The production of 20 Tejas Mark I fighters ordered by the IAF is under way in HAL. This will be followed by another order for 20 more Tejas Mark I, once the fighter obtains final operational clearance, expected in 2015. While HAL is running well behind its objective of building 8 Tejas per year, the target for completion of these 40 fighters remains 2017. After that, the production of Tejas Mark II will begin, subject to successful flight-testing.

30 comments:

Indranil said...

I think there is a typo. AESA is active electronically scanned array., not airborne electronically scanned array

Guru said...

Here we go again...No need to hang on to your seats though.

Another pro-tracted delivery schedule, another long line of delays, delays and more delays.

Anonymous said...

Targeting is different from attaining it. Probably, the new target just to make up for the delay.

Sachin Khandelwal said...

Sigh! If one just goes by promises, and “anticipated” achievement/procurement dates, we are a formidable military power. But alas, this is only on paper and are nothing but whimsical fantasies spun by the underachieving DRDO scientists, “congress is great” singing pot-belli babus/netas and the “I love made in foreign” army top brass. The IAF and navy leadership is the only one trying to go on the right track but the Tejas, Vikramditya and scorpenes blunders have torpedoes their development plans. Our true military state is not offensive, in fact we cannot even bully Maldives, and even the defensive capabilities look questionable especially against a two- front scenario. And to top it there are peacniks including ex-military personnel (including the blog author, who has been silent on his role) who are bargaining away key strategic positions like Siachens on a Track-II front.

Broadsword said...

@ indranil

Thanks, you're right of course. Lapse in concentration, but corrected now.

Anonymous said...

Can we drop this "indigenous" prefix for everything DRDO/HAL/ISRO does? It just shows how insecure we are.

Falcon said...

Any idea on whether we can see the Kaveri being integrated on MK2? That will make it simply awesome!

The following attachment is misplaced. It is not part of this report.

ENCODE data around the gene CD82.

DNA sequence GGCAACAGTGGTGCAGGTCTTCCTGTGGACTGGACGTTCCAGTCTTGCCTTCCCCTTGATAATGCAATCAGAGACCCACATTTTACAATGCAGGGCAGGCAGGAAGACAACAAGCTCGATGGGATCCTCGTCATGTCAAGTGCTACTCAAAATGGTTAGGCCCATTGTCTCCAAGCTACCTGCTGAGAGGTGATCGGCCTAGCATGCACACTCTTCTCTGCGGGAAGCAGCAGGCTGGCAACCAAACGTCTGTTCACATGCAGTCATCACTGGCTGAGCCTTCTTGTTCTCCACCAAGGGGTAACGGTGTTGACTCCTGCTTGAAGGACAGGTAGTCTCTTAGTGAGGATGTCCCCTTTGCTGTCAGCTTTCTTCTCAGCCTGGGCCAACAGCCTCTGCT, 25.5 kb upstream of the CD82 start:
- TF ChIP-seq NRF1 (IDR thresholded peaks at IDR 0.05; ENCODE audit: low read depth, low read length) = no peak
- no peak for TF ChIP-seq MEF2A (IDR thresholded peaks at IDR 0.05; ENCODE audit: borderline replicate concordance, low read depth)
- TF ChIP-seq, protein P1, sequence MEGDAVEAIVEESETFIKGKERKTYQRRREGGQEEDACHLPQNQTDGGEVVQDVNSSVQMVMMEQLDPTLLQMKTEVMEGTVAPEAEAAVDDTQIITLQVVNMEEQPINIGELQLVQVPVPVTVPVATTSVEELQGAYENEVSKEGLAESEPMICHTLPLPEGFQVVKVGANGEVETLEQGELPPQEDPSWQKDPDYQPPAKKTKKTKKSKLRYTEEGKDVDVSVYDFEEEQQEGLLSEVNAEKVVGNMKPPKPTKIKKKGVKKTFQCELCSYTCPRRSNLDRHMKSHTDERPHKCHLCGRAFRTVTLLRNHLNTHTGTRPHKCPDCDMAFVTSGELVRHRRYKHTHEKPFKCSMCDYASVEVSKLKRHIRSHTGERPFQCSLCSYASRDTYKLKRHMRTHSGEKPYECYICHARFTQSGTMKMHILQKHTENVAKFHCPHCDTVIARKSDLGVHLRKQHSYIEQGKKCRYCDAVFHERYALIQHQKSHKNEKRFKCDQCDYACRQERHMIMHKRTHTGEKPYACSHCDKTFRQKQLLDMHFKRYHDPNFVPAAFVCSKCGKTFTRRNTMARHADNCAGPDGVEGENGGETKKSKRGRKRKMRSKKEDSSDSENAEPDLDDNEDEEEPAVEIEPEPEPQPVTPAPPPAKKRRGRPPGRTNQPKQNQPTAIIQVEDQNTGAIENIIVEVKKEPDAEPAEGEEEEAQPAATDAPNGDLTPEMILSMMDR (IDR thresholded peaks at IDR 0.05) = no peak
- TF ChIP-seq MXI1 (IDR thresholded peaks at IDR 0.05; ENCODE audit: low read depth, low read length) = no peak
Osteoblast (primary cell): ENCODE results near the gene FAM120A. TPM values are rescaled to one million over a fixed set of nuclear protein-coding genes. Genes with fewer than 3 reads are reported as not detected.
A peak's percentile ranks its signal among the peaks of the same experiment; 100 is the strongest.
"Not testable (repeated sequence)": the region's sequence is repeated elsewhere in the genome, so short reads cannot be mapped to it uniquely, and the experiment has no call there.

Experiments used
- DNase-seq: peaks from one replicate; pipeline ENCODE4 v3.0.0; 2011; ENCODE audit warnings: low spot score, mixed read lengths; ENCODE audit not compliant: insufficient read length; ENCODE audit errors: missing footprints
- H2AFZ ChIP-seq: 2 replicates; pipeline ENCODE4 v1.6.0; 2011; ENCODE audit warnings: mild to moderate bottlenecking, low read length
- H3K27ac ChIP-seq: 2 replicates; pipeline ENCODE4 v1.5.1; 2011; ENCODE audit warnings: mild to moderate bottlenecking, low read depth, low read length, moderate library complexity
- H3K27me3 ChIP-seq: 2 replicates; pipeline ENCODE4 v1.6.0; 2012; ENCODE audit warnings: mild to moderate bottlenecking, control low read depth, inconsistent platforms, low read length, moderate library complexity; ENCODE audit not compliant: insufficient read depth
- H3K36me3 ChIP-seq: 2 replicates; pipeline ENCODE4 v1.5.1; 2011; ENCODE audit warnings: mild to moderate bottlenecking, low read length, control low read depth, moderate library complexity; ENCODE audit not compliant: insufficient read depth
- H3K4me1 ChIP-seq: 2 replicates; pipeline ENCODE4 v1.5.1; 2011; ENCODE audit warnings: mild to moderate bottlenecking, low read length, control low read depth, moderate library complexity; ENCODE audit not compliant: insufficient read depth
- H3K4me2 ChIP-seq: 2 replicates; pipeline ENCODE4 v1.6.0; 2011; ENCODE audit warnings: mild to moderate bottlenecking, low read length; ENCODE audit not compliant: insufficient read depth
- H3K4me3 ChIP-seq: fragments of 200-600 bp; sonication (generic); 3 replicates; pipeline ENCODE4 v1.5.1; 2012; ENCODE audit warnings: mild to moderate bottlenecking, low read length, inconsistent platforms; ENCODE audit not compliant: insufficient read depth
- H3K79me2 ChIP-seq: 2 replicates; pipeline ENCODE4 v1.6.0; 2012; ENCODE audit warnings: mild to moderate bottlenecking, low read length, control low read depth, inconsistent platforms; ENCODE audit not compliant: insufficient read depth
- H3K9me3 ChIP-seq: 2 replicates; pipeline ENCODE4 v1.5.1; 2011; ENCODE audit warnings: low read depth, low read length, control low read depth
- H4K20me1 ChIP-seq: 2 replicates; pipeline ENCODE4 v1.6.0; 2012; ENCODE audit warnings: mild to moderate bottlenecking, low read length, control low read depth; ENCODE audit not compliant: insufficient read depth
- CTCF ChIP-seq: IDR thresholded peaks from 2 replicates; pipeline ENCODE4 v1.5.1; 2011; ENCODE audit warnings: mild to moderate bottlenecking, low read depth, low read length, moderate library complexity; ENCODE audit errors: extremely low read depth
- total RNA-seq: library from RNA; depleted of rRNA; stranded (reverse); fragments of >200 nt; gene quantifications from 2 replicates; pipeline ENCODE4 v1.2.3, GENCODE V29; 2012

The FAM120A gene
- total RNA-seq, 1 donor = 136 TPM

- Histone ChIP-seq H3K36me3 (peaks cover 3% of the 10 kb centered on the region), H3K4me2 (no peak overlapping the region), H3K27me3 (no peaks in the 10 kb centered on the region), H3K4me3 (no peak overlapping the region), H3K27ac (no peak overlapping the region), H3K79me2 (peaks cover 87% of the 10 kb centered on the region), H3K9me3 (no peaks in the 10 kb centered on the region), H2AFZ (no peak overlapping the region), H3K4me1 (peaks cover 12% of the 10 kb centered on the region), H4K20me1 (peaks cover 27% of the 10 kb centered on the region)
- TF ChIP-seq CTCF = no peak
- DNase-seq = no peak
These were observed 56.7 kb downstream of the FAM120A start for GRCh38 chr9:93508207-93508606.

Also what would be the percentage of indigenization on MK2 compared to MK1?

Anonymous said...

Foreign consultant this.... foreign consultant that ....

Self belief and self respect man !! thats whats lacking.
thats the true disease man... trust me... i am an insider ... !!!

have some self respect guys!!!

Anonymous said...

It takes a special kind of balls to keep making lofty claims when repeated failure and disappointment is all you have to show for yourself.

The scientists at DRDO definitely have big brass cojones if nothing else.

Anonymous said...

Wow what a speed!! 8 aircrafts per year!!!! Damn!

Abhinav Pankaj said...

Ajai, just retweeted your tweet on twitter.I suggest you not to just restrict your activity on twitter to promoting your blogs here.You should also make comments about Geo Politics and Strategic Affairs like South China Sea, Syria, Muslim Brotherhood,Afghanistan etc more often than not.You should also lead your followers to such articles you come across through your tweets.Keep up the good Job.Kudos. - Abhinav @insanelyweird

Mr. RA said...

We can safely forget the AESA radar for Tejas at least for a near future.

And this Tejas story is getting longer than Mera Naam Joker.

Anonymous said...

Col.Shukla - You owe us a progress update on the flight testing of the Tejas. How far are we with the flight testing and also preparations for the exercise in Feb. Please give us an update.

TIA

Anonymous said...

Hi Sir,

The Plane in the picture is LSP 8?

Rahul Samanta(Kolkata) said...

Kudos to our journalistic community for their tolerance and patience level.... Had I been a journalist(and I know I would never have been because of the following reason), the moment these Subramanyam's or Tyagis had opened their mouth to speak somethong big and fool the people, I would have given them a tight slap on their faces and a kick in their ... These guys think we are jokers; so always they talk of 'targeting'/'planning'/'designing' etc etc...They always talk in future tense which becomes 'future impossible tense'....It makes the 'future tense' for our armed forces...Fathom this: We all know that GE F414 INS6, a bigger engine than GE F404 will be used in Mk2 from 2008; these guys first of all wants consultancy for everything and then, for the last 4 and half years haven't been able to decide whom to reach out to and 'hopes' the decission will be done in the next 6 months....Probably they want to verify first who among the consultants will do the work for them and also who will give the permission to them for passing this off as an indigeneous development....

Remember this fellow's boss promised to us this April that Tejas will be in IAF by 2012 end fully guarding our borders...Well, today is 10 Dec 2012, I hope you know....Something special might happen I am expecting in the next 21 days, things which didn't happened in the last 21 years....